Submission: Setting Victoria’s 2035 climate target

June 6, 2022 at 12:48 pm Leave a comment

Projection of carbon emissions reduction pathway for 1.5C, net zero by 2035.

What should Victoria’s 2035 emissions reduction target be? We strongly believe it should be science based taking into account our carbon budget with global equity considerations. The Victorian Government called for submissions by June 5, 2022. Our submissions concentrated on Transport, as we see that is a major policy blind spot with regard to public transport, active transport and aviation.

  • Victoria’s target for 2020 was to cut emissions by 15-20% below 2005 levels. That target was achieved two years early.
  • Victoria’s target for 2025 is to cut emissions by 28-33% below 2005 levels.
  • Victoria’s target for 2030 is to cut emissions by 45-50% below 2005 levels.

Read our submission for 2025 and 2030 targets in which we argued for at minimum the emissions cuts identified by the Combet review matching the science: of at least 43% by 2025 and 67% by 2030 to have any chance of limiting warming to 1. 5°C. (Download PDF version)

The next short-term target, for 2035, must be set by 31 March 2023. An independent panel of experts will advise on a target for 2035, the best action to reach that target and what the pathways to net zero emissions by 2050 could look like. The Panel will prepare a report with their advice to government by 1 March 2023.

Submission on Victorian 2035 Climate Targets

Executive Summary

We appreciate the opportunity to comment on the recommended emissions targets for Victoria (2031-2035) report prepared by the Independent Expert Panel. In addition to the survey which we have appended, we have elaborated further in a number of areas.

Science Based Target needed

We argue that the science strongly indicates we have a climate crisis and that Victoria (and Australia) needs to declare a climate emergency, and to focus resources on ambitious emissions reduction and climate adaptation. Targets should be science based according to carbon budget taking into account global equity requirements. The Climate Council has put forward the case for a strong science based target of 100 percent emissions reduction by 2035.(1) 

Equity issues

Reducing emissions needs to address equity issues, so we also call for transition programs that address equity, both on the local level and as part of addressing the problem globally. 

No community or social group should be left behind. As a matter of global equity and justice Australia as a developed country should decarbonise faster than the many developing countries that need to address poverty and social issues and already have low carbon footprints.

Aviation emissions and Melbourne airport

We particularly highlight the need to address the growth in aviation emissions as part of transport emissions, and the expansion of Melbourne’s airports which induces growth in these emissions. This is a difficult niche area to decarbonise, but the first step should be to stop airport expansion which will cap the growth in aviation and aviation emissions. (2)(3)(4)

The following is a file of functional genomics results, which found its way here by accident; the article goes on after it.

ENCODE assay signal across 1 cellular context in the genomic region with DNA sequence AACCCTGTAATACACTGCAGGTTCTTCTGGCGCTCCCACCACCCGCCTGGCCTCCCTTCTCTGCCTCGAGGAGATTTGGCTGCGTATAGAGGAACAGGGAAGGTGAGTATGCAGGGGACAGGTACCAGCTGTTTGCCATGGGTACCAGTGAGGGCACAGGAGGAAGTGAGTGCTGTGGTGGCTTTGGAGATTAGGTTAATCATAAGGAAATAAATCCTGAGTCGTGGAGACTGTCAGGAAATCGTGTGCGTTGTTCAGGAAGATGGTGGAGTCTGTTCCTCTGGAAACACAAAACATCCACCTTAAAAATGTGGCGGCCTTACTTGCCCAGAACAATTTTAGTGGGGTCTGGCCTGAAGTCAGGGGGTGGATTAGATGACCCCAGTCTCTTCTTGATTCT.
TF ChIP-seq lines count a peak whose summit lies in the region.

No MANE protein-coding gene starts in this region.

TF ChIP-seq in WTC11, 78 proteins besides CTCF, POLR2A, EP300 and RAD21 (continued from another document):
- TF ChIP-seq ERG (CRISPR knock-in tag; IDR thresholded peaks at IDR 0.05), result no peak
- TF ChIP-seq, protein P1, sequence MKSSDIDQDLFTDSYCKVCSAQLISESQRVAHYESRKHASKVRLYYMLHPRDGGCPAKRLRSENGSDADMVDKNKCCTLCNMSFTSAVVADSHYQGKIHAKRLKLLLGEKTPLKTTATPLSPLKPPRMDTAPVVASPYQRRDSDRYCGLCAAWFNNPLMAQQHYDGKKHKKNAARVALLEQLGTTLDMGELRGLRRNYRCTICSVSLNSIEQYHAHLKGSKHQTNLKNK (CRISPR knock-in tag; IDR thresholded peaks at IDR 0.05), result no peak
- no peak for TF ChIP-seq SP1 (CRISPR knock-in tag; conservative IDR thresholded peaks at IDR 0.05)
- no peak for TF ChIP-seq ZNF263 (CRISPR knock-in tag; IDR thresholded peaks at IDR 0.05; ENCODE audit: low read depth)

We also have highlighted the importance of high speed rail to Victoria’s regional centres and as part of an east coast high speed rail network. This both addresses equity issues, reduces transport emissions, provides important high value employment during construction and operation, and provides an important alternative to aviation use between Melbourne and Sydney, one of the busiest domestic flights routes globally.

Transport Emissions

We understand the imperative for transition to EVs to reduce transport emissions, but to date there has been a high level of silence on the role of improving public transport to a high frequency service, and to improve active transport.

We note that moving to electric vehicles will only solve half the vehicle emissions problem, the other half being abrasive particulate emissions from brake use and tyre contact with the road.(5) 

Active Transport

There has been recent local Melbourne research on the potential for large cycling increase.

The study by Pearson et al (March 2022), The potential for bike riding across entire cities: Quantifying spatial variation in interest in bike riding, provides justification for separated cycling infrastructure to encourage people interested in cycling to start doing so.(6)

The researchers conclude that “Our results show the potential for substantial increases in cycling participation, but only when high-quality cycling infrastructure is provided.”

The research noted that:

Over half of participants owned a bike, however only one in five rode a bike at least once per week. Most participants were classified as Interested but Concerned, demonstrating a high latent demand for bike riding if protected bicycling infrastructure were provided.

On gender the research found that more men owned a bike, rode at least once a week. There were also less women who were Strong and Fearless or Enthused and Confident as men, but the proportion who were Interested but concerned was comparable for both men and women

The research also found a correlation between income and propensity to use cycling. Investing in cycling infrastructure would enhance social equity.

In this study, a higher proportion of people in the lower income categories rode a bike for transport purposes, and rode four or more days per week, compared to people in the higher income groups. Similar findings have been shown both in Australia and interna­tionally, where there was an association between increased household income, and a decreased proportion of people riding a bike for transport…. To support lower income groups in bicycle-commuting and reduce health inequities faced by low socioeconomic groups, high-quality and protected bicycling infrastructure should be provided equitably to support local travel and connections with public transport.

The research also highlights that painted bike lanes just don’t do the job of satisfying safety and moving substantially more people to cycling. Painted bike lanes are used as a cheap transport option which doesn’t actually increase safety and still leaves substantial numbers of people interested but concerned and not cycling.

The IPCC 6th assessment report also stresses in numerous places the importance of investment in active transport for walking and cycling as a vital component in urban areas for climate mitigation and adaptation.(7)

Comparing NSW and Victorian Government active transport funding